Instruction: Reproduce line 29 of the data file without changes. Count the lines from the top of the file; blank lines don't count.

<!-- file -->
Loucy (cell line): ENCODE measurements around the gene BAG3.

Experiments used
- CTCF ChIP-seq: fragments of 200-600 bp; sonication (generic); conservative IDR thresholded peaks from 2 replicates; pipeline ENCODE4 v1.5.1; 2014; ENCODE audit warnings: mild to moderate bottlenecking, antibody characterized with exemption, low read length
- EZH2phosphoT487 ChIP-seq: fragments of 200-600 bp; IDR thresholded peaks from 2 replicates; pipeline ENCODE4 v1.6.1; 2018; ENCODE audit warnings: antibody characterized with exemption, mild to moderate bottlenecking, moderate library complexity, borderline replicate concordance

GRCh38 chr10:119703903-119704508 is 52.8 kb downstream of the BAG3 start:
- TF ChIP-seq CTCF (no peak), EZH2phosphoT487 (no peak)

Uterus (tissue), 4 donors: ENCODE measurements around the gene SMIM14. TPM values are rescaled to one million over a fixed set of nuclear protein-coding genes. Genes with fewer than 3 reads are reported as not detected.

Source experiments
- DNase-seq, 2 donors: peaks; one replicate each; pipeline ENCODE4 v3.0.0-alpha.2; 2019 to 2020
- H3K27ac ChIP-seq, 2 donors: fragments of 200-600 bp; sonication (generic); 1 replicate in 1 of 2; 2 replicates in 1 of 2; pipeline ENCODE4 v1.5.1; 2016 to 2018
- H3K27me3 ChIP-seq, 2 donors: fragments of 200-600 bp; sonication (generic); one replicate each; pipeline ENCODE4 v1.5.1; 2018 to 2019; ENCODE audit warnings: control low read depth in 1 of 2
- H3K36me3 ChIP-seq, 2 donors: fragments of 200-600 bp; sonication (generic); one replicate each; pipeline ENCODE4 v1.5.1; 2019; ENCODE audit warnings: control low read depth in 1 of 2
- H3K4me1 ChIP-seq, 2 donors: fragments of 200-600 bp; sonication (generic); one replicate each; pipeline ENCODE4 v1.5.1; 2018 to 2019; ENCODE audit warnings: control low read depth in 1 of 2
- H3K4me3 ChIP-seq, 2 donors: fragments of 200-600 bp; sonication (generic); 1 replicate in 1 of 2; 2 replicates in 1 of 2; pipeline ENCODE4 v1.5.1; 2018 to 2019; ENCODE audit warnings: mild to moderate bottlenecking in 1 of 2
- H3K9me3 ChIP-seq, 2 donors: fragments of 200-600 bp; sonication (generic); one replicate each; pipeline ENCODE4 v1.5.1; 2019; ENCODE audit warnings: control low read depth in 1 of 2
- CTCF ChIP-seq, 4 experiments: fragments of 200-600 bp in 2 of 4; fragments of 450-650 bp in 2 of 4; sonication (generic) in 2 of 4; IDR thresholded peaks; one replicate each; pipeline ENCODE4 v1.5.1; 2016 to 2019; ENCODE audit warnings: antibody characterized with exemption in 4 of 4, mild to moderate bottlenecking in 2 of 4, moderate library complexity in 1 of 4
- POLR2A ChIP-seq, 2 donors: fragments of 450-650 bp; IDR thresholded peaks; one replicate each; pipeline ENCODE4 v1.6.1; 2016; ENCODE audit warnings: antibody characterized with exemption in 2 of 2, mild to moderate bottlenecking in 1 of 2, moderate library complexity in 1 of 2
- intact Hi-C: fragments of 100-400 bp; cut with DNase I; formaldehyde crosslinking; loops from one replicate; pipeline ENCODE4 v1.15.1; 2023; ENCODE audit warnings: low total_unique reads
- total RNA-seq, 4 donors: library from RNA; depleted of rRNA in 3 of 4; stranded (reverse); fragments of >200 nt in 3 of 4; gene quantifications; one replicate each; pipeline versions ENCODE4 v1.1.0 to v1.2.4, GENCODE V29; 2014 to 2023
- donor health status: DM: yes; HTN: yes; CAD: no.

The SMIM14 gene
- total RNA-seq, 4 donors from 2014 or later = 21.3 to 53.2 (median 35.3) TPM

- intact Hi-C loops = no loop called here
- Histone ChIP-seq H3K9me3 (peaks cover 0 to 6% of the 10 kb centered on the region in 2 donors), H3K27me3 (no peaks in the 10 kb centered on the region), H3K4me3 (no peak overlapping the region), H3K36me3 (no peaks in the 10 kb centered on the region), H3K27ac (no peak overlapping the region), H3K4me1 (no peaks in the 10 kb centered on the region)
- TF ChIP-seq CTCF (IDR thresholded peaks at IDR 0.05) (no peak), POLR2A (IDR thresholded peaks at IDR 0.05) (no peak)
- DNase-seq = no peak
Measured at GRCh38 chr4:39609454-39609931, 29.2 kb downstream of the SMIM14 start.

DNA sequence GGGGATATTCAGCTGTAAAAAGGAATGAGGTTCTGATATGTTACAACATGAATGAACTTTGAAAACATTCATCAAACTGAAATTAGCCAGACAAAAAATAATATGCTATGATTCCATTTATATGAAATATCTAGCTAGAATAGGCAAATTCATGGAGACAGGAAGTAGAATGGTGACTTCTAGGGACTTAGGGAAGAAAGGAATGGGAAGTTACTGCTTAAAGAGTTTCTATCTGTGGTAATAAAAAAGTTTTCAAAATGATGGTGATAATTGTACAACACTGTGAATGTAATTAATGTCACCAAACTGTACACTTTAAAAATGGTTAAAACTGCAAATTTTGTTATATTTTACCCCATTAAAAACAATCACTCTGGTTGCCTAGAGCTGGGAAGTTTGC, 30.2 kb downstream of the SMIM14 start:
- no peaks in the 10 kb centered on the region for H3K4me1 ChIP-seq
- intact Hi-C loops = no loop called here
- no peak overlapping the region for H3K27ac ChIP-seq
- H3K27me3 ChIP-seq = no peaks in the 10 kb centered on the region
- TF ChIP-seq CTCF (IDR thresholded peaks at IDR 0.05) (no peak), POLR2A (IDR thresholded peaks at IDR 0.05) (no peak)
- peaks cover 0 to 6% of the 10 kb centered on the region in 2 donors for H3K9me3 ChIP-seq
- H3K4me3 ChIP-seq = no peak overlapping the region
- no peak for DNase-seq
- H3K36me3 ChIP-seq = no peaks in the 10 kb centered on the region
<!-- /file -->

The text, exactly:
- no peaks in the 10 kb centered on the region for H3K4me1 ChIP-seq